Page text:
‘For as long as I can remember, I remembe rfear. Existential fear. The Israel I grew up in … was energetic, exuberant, and hopeful. But I always felt that beyond the well-to-do houses and upper-middle-class lawns of my hometown lay a dark ocean.’
So begins Ari Shavit’s recent autobiographical discourse on the state of Israel. The tension that Shavit perceives in Israel’s fortunes – between continual occupation and constant existential threat – is also evident in my own book, Israel Since the Six-Day War, in which I try to put across an understanding of the travails of Israeli men and women as they pass through periods of joy sharply marred by periods of sorrow.
The history of the state of Israel is complex and multifaceted, and we should not shy away from that fact, as many other authors have done. On the one hand there are a multitude of books that depict Israel as the epitome of evil. In this category writers liken Israel to a rapacious colonial state callously displacing a hapless innocent indigenous population and, in its lust for land, Israel wilfully encroaches on its neighbours’ territory. Some (even from within Israel) go as far as to suggest that Israel is an Apartheid state with Nazi tendencies.
On the other hand there are books written by pro-Israel authors that paint a glowing and complimentary picture of Israel suggesting that it is virtually free from any blemishes and has always conducted its internal and external affairs in an exemplary manner.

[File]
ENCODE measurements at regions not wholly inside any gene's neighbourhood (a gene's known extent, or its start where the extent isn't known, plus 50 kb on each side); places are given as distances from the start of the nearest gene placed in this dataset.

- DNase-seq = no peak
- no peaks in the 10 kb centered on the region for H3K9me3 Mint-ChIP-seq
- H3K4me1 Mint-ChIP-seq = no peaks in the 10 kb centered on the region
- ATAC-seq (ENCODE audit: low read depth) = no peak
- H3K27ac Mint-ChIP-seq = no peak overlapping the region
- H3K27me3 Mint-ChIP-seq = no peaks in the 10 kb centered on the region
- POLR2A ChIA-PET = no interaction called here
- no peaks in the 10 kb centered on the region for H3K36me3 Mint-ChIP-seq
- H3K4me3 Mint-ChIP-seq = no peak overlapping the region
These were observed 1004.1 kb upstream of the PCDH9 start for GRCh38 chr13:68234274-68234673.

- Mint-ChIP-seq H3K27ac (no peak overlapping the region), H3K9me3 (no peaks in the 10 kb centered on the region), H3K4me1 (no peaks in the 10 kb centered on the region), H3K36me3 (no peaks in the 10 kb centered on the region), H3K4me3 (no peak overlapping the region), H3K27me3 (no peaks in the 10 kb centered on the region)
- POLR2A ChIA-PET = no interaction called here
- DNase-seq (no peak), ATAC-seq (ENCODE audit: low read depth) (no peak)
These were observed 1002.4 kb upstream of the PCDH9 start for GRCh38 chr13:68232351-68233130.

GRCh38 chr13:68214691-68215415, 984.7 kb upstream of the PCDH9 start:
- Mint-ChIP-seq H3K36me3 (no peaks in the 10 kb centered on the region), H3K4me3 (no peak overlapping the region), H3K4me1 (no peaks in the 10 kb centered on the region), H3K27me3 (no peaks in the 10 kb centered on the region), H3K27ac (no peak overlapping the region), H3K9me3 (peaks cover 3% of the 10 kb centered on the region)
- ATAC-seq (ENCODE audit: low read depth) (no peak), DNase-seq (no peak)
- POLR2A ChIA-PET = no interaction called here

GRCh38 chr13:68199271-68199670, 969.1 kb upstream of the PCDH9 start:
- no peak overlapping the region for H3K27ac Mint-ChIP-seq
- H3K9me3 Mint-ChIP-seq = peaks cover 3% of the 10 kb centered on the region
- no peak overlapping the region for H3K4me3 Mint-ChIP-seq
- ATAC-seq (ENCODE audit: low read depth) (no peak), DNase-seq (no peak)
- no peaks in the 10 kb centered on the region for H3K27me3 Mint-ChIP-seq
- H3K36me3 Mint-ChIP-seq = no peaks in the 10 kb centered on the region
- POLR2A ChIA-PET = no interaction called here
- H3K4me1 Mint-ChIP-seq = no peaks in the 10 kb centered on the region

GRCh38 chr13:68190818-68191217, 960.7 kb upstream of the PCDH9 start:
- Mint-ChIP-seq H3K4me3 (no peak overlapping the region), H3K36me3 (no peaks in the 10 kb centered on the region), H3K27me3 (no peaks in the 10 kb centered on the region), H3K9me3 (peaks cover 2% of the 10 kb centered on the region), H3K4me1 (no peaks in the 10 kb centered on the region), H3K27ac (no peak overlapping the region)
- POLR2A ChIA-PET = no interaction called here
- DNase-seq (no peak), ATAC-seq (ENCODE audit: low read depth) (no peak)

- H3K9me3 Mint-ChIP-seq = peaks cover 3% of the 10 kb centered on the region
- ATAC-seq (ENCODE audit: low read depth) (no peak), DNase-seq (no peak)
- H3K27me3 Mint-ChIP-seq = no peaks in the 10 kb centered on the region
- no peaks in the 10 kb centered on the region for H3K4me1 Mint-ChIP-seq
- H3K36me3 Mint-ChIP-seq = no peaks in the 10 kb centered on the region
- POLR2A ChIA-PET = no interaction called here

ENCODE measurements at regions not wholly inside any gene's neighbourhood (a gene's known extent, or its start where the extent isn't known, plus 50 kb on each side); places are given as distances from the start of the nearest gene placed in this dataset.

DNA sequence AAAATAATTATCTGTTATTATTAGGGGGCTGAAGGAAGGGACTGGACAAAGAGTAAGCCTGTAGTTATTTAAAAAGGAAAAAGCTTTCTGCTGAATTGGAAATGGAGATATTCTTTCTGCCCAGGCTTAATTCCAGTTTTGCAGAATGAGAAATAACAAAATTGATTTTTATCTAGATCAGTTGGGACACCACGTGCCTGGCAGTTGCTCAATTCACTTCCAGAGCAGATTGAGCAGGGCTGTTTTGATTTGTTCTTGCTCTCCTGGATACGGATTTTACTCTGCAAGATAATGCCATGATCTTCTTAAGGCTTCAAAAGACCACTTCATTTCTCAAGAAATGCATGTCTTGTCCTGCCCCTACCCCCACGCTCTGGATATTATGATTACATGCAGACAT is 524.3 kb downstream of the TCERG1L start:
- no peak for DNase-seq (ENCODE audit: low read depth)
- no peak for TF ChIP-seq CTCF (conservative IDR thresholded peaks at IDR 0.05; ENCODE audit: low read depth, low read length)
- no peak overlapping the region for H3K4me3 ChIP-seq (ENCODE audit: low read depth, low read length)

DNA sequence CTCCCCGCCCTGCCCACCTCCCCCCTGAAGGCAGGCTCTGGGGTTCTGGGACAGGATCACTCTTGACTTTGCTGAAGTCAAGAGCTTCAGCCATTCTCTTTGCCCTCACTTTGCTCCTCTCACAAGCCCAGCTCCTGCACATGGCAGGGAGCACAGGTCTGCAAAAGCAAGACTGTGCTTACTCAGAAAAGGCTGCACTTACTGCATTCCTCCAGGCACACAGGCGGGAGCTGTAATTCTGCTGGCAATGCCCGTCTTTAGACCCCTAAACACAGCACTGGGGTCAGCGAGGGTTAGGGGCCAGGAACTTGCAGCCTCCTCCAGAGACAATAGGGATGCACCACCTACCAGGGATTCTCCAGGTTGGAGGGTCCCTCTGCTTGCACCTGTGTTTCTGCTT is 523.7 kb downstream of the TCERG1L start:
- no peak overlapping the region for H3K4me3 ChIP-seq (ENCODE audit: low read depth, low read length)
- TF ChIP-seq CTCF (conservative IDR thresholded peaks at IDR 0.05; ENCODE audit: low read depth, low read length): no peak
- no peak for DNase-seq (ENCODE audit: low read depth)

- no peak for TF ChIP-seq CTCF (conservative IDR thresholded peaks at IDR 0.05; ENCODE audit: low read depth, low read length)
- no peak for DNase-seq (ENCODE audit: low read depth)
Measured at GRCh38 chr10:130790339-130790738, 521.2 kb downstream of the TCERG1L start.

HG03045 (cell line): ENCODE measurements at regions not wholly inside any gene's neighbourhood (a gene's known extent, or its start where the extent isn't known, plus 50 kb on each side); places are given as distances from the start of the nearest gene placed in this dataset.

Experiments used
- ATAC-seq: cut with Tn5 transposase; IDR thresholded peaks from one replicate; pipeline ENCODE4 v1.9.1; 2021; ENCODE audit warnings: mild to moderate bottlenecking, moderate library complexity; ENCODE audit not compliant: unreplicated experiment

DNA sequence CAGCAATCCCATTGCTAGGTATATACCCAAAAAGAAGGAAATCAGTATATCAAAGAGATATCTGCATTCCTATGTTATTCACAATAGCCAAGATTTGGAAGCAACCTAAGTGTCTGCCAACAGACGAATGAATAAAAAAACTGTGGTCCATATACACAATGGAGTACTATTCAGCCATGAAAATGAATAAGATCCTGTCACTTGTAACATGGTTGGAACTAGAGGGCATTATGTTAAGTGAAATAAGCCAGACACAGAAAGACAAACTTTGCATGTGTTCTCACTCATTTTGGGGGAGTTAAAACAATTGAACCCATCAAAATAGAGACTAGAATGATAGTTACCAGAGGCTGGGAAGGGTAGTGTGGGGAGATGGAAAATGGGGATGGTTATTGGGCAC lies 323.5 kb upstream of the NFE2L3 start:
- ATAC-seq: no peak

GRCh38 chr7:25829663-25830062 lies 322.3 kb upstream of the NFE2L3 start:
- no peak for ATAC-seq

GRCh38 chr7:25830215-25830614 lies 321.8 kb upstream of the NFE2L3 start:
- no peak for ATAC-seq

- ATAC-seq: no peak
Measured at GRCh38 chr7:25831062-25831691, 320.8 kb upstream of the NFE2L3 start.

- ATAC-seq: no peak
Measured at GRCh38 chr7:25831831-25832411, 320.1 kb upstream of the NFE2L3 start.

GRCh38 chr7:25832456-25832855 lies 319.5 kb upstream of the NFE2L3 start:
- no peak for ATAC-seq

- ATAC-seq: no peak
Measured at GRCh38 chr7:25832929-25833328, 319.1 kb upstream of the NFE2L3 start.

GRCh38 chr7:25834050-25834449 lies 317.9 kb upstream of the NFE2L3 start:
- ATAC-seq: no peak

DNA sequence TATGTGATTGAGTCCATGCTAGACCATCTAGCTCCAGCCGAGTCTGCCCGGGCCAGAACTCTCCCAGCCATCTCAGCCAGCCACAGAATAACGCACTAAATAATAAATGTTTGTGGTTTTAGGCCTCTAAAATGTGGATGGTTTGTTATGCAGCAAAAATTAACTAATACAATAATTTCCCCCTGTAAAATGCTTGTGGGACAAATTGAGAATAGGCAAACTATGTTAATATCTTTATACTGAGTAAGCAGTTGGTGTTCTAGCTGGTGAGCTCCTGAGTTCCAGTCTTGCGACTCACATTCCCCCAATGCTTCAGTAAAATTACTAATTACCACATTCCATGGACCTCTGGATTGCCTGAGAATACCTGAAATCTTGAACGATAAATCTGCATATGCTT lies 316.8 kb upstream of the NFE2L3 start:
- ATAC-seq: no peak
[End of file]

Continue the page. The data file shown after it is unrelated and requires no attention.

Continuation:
In my book I have attempted to describe Israel as it actually is, that is, like any other Western democracy, Israel has both positive and negative attributes, as well as a diverse spectrum of political perspectives. While the country’s defects and shortcomings are freely and even liberally highlighted, its positive aspects are in no way overlooked. What follows, I hope, is a judicious and balanced account of all the major events in Israel in the time period considered. Another mistake many make is to assume that the history of Israel is the history merely of conflicts, atrocities (on both sides) and continued international tensions.
Like any other democracy, Israel has experienced numerous social, economic, and cultural achievements and challenges. In particular, I delve into some of the demographic issues that Israelis have faced since the 1980s, with the influx of Ethopian and Russian immigrants, as well as the ballooning Ultra-Orthodox population.
For readers seeking to acquire an understanding of the real Israel without being bombarded by any underlying tendentiousness, my book would fit the bill.
Leslie was Associate Professor at Macquarie University in Sydney until his recent retirement and has written an acclaimed trilogy of books on the history of the State of Israel, the concluding part, Israel Since the Six-Day War: Tears of Joy, Tears of Sorrow, published last week by Polity Press